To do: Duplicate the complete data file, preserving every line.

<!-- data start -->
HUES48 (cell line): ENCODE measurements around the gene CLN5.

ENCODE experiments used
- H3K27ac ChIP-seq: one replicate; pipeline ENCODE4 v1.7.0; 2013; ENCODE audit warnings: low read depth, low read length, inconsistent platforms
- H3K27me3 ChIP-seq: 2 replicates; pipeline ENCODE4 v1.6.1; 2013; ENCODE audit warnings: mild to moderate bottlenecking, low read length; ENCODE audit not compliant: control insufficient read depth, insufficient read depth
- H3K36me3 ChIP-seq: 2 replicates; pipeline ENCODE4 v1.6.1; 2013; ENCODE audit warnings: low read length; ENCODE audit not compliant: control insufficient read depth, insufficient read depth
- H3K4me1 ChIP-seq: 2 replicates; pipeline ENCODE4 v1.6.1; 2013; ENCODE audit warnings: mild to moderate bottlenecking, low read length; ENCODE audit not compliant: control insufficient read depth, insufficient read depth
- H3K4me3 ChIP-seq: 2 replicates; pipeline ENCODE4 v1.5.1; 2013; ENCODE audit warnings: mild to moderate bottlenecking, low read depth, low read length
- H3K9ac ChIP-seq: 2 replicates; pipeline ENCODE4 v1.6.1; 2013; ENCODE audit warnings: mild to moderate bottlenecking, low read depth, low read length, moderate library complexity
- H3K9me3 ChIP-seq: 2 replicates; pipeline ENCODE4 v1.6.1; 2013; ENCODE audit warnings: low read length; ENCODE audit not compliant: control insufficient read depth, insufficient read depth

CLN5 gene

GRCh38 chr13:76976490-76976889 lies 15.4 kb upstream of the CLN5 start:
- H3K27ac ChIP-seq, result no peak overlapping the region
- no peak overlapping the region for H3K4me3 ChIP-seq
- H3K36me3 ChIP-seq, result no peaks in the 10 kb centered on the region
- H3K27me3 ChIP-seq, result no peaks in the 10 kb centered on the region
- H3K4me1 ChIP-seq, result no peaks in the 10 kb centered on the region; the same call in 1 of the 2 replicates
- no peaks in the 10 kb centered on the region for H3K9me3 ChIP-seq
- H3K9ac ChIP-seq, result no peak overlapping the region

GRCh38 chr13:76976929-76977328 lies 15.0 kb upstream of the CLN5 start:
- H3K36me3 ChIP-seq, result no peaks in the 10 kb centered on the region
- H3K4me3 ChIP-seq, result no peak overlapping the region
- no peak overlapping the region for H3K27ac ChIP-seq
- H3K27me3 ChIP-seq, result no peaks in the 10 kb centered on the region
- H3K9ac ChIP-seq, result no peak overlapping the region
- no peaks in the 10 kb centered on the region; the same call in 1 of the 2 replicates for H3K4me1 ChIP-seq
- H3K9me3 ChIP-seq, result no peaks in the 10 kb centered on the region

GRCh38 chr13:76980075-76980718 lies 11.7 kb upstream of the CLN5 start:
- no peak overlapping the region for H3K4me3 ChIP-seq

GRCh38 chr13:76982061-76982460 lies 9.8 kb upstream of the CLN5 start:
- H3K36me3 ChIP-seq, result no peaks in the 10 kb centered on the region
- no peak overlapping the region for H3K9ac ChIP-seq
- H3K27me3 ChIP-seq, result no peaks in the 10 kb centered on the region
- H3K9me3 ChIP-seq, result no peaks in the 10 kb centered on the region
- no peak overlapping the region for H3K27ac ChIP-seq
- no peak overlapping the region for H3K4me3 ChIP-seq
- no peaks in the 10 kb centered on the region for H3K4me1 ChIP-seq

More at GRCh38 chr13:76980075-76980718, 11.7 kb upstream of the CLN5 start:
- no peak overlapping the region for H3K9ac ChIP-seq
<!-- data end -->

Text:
HUES48 (cell line): ENCODE measurements around the gene CLN5.

ENCODE experiments used
- H3K27ac ChIP-seq: one replicate; pipeline ENCODE4 v1.7.0; 2013; ENCODE audit warnings: low read depth, low read length, inconsistent platforms
- H3K27me3 ChIP-seq: 2 replicates; pipeline ENCODE4 v1.6.1; 2013; ENCODE audit warnings: mild to moderate bottlenecking, low read length; ENCODE audit not compliant: control insufficient read depth, insufficient read depth
- H3K36me3 ChIP-seq: 2 replicates; pipeline ENCODE4 v1.6.1; 2013; ENCODE audit warnings: low read length; ENCODE audit not compliant: control insufficient read depth, insufficient read depth
- H3K4me1 ChIP-seq: 2 replicates; pipeline ENCODE4 v1.6.1; 2013; ENCODE audit warnings: mild to moderate bottlenecking, low read length; ENCODE audit not compliant: control insufficient read depth, insufficient read depth
- H3K4me3 ChIP-seq: 2 replicates; pipeline ENCODE4 v1.5.1; 2013; ENCODE audit warnings: mild to moderate bottlenecking, low read depth, low read length
- H3K9ac ChIP-seq: 2 replicates; pipeline ENCODE4 v1.6.1; 2013; ENCODE audit warnings: mild to moderate bottlenecking, low read depth, low read length, moderate library complexity
- H3K9me3 ChIP-seq: 2 replicates; pipeline ENCODE4 v1.6.1; 2013; ENCODE audit warnings: low read length; ENCODE audit not compliant: control insufficient read depth, insufficient read depth

CLN5 gene

GRCh38 chr13:76976490-76976889 lies 15.4 kb upstream of the CLN5 start:
- H3K27ac ChIP-seq, result no peak overlapping the region
- no peak overlapping the region for H3K4me3 ChIP-seq
- H3K36me3 ChIP-seq, result no peaks in the 10 kb centered on the region
- H3K27me3 ChIP-seq, result no peaks in the 10 kb centered on the region
- H3K4me1 ChIP-seq, result no peaks in the 10 kb centered on the region; the same call in 1 of the 2 replicates
- no peaks in the 10 kb centered on the region for H3K9me3 ChIP-seq
- H3K9ac ChIP-seq, result no peak overlapping the region

GRCh38 chr13:76976929-76977328 lies 15.0 kb upstream of the CLN5 start:
- H3K36me3 ChIP-seq, result no peaks in the 10 kb centered on the region
- H3K4me3 ChIP-seq, result no peak overlapping the region
- no peak overlapping the region for H3K27ac ChIP-seq
- H3K27me3 ChIP-seq, result no peaks in the 10 kb centered on the region
- H3K9ac ChIP-seq, result no peak overlapping the region
- no peaks in the 10 kb centered on the region; the same call in 1 of the 2 replicates for H3K4me1 ChIP-seq
- H3K9me3 ChIP-seq, result no peaks in the 10 kb centered on the region

GRCh38 chr13:76980075-76980718 lies 11.7 kb upstream of the CLN5 start:
- no peak overlapping the region for H3K4me3 ChIP-seq

GRCh38 chr13:76982061-76982460 lies 9.8 kb upstream of the CLN5 start:
- H3K36me3 ChIP-seq, result no peaks in the 10 kb centered on the region
- no peak overlapping the region for H3K9ac ChIP-seq
- H3K27me3 ChIP-seq, result no peaks in the 10 kb centered on the region
- H3K9me3 ChIP-seq, result no peaks in the 10 kb centered on the region
- no peak overlapping the region for H3K27ac ChIP-seq
- no peak overlapping the region for H3K4me3 ChIP-seq
- no peaks in the 10 kb centered on the region for H3K4me1 ChIP-seq

More at GRCh38 chr13:76980075-76980718, 11.7 kb upstream of the CLN5 start:
- no peak overlapping the region for H3K9ac ChIP-seq